Worth the wait, I hope: Pencils with animal names (the type of animal, not Fluffy), having animal logos when possible. I’ve limited it to one per animal, for the most part.
Eberhard Faber’s generic Fish looks like it might be on a platter.
Birds from Wallace Pencil Co:
Reptiles and Amphibians:
Of all possible animals, who’d have thought that the camel would be the most popular? These are from makers in five different countries: United States, Japan, Germany, China, and Korea.
I don’t know what a “suncow” is, but I say it’s a mythical creature.
Finally, we have the Golden ones:
Below are closer views of animal logos. Click on them for pictures twice as large.
I recently got an iPad and found that large pictures sometimes display with low resolution.
There are just a few pencil companies currently based in the United States, and most of those don’t manufacture pencils in the U.S. anymore. In the past, however, there were many companies. There were large, famous companies such as American, Dixon, and Empire; medium-sized ones including Linton, Blaisdell, and Musgrave; and little-known (today) ones such as Lo-Well, Mohican, and Providence.
And then there are the really obscure ones. They may have served mainly local or specialized markets or have existed for a short time. It’s hard to say how many actually manufactured pencils.
Here I present a collection representing these companies. To be included in the set, the companies have to be American and the pencils have to say “Pencil Company” or equivalent. I possess one to three brands from each company.
One that I find particularly interesting says “Koh-I-Noor Pencil Co., Inc. / Fabricated by Red Cedar Pencil Co.”
There are 12 indicating New York, 4 Chicago.
Here is a list of what the pencils say about the company and location:
Acorn Pencil Co., Shelbyville, Tenn.
Albert Unger Pencil Co.
Allied Pencil Co., N.Y.
Atlantic Pencil Company, 303 Fourth Ave., N.Y.C.
Bogue Pencil Co., Yonkers, N.Y.
California Pencil Co., Hollywood, Calif.
Cavalier Pencil Co.
Champion Pencil Co., Bklyn., N.Y.
Columbia Pencil & Crayon Co., Chicago, Ill.
Condor Pencil Co., New York
Consolidated Pencil Corp’n, N.Y.C.
Cross Country Pencil Co.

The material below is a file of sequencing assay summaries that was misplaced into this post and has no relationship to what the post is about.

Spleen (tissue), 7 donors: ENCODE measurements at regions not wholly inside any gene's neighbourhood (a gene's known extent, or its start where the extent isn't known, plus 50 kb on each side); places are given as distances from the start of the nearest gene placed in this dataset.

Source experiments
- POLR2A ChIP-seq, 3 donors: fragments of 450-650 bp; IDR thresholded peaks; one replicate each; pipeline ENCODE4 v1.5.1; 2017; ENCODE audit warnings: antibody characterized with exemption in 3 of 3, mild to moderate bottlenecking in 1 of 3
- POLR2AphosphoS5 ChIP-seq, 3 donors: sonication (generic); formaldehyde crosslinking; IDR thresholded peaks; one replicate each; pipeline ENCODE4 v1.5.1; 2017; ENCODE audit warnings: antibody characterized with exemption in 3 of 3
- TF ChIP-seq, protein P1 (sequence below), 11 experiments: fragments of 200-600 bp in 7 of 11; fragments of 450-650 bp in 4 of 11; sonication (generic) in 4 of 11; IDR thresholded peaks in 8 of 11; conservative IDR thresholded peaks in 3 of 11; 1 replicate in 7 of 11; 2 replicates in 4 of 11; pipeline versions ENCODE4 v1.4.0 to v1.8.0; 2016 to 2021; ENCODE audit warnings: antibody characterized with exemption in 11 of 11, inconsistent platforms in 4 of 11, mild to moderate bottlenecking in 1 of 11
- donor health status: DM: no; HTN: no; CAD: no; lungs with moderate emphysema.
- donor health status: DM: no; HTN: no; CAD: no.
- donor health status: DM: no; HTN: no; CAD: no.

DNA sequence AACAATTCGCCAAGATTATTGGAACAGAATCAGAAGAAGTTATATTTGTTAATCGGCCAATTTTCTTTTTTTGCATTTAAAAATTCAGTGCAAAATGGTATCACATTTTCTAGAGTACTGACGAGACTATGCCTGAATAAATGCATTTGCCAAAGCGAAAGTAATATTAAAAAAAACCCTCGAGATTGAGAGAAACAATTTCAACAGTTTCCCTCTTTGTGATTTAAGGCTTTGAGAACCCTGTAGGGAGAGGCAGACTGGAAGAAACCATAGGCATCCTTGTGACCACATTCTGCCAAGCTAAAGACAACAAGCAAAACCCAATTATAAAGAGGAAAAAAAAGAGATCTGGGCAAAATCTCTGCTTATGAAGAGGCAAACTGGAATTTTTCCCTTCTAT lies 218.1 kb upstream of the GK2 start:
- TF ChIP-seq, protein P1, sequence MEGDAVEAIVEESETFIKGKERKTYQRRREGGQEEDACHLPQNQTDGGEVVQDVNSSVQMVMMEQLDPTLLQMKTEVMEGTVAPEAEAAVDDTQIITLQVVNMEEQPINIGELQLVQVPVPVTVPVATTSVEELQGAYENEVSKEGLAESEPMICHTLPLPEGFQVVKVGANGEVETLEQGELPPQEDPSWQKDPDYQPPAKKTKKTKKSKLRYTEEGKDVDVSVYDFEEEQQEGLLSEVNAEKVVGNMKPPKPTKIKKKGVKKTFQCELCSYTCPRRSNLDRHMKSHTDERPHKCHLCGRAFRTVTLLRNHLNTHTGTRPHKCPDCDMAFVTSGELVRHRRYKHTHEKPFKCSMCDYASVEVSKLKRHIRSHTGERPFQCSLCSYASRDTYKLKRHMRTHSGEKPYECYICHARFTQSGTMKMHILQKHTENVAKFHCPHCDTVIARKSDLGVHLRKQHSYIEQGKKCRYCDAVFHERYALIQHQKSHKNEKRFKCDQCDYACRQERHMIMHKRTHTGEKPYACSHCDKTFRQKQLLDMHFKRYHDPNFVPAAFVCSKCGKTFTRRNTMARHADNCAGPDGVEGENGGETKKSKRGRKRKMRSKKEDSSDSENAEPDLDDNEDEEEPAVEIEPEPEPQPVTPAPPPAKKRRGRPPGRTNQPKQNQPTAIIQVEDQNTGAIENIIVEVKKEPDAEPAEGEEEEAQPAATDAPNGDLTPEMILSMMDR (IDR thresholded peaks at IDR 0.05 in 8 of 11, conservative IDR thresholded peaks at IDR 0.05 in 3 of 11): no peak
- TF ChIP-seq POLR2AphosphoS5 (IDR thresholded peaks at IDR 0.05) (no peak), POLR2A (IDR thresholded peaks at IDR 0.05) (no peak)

German Pencil Co., 36 Tribune Building, New York
Graphite Pencil Co.
Indiana Pencil Co., Newcastle, Indiana
Liberty Pencil Works, New York
Madison Pencil Co.
M-B Pencil Co., Shelbyville, Tenn.
Monarch Pencil Co., New York
North American Pencil Wks., Chicago, Illinois
Pacific Pencil Company
Paige Pencil Co., Omaha
Pencil Corporation of America
Perkins Pencil Co., Chicago, Ill.
Pyramid Pencil Co.
Red Cedar Pencil Co.
Royal Pencil Co.
St. Louis Pencil Co.
St. Joseph Pencil Co., New York – Memphis
Seaboard Pencil Co., New York, N.Y.
Security Pencil Co.
Shirley Pencil Co.
Udall Graphite and Pencil Co.
Union Pencil Co., New York
United Pencil Co, Chicago
Universal Graphite Pencil Co., Clinton, New Jersey
Universal Pencil Co., San Leandro, California
The Red|Blue Collection page now includes German pencil manufacturers: A.W. Faber, Johann Faber, Lyra, Schwan, Staedtler, and others. Pencils made by these companies in other countries are included.
Enjoy these brand-name pencils with swirly colors!
American pencils intended mainly for writing (as opposed to drafting) often come in a range of grades, with 1 as the softest and 4 as the hardest. But who actually uses the 4’s for writing? You’d have to be quite heavy-handed, or perhaps trying to write secret messages. They are relatively rare.
No. 4 U.S. Pencils
As a youth, I used to go bowling often. There were special pencils for keeping score. Despite pangs of guilt, I made off with them if I needed them for my collection.
The leads of these bowling pencils are of two general types: Thick graphite for paper, and opaque yellow or white for overhead projector transparencies. The latter are fairly easy to wipe off.
Note that Blaisdell, Moon, and General all made ones having the product number 300, the score of a perfect game. And General has five different brands! A couple of their numbers are frustratingly close to 300.
Not 9000 varieties, but still a lot. This famous brand began in 1905 and continues to this day. These are from before 1993, when the A.W. was removed.
I have others too: without paint, variations of the back side, minor variations in lettering, and an anniversary edition.
Imitation is the sincerest form of flattery, so they say. Here we have Staedtler’s venerable Mars-Lumograph, with its iconic blue color and black tip with white band. And then, many imitators. (Or perhaps it’s “just a coincidence.”)
I like the Russian one at the bottom. It looks like it might even say Mars, but it doesn’t (see comment).